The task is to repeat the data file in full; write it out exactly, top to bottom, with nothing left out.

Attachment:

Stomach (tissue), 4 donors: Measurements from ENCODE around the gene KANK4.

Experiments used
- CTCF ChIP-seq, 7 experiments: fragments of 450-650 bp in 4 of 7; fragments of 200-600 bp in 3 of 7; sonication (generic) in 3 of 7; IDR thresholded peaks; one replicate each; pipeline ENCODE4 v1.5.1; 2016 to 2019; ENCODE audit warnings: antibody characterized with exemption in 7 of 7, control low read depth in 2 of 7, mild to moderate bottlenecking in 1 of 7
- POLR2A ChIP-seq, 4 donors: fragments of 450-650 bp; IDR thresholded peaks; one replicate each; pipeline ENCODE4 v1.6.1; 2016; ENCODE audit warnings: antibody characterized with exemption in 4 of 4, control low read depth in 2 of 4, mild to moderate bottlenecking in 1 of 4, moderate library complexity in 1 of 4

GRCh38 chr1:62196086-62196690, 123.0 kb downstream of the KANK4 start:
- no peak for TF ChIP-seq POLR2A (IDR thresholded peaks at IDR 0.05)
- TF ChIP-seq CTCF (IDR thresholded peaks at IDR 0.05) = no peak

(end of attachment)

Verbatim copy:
Stomach (tissue), 4 donors: Measurements from ENCODE around the gene KANK4.

Experiments used
- CTCF ChIP-seq, 7 experiments: fragments of 450-650 bp in 4 of 7; fragments of 200-600 bp in 3 of 7; sonication (generic) in 3 of 7; IDR thresholded peaks; one replicate each; pipeline ENCODE4 v1.5.1; 2016 to 2019; ENCODE audit warnings: antibody characterized with exemption in 7 of 7, control low read depth in 2 of 7, mild to moderate bottlenecking in 1 of 7
- POLR2A ChIP-seq, 4 donors: fragments of 450-650 bp; IDR thresholded peaks; one replicate each; pipeline ENCODE4 v1.6.1; 2016; ENCODE audit warnings: antibody characterized with exemption in 4 of 4, control low read depth in 2 of 4, mild to moderate bottlenecking in 1 of 4, moderate library complexity in 1 of 4

GRCh38 chr1:62196086-62196690, 123.0 kb downstream of the KANK4 start:
- no peak for TF ChIP-seq POLR2A (IDR thresholded peaks at IDR 0.05)
- TF ChIP-seq CTCF (IDR thresholded peaks at IDR 0.05) = no peak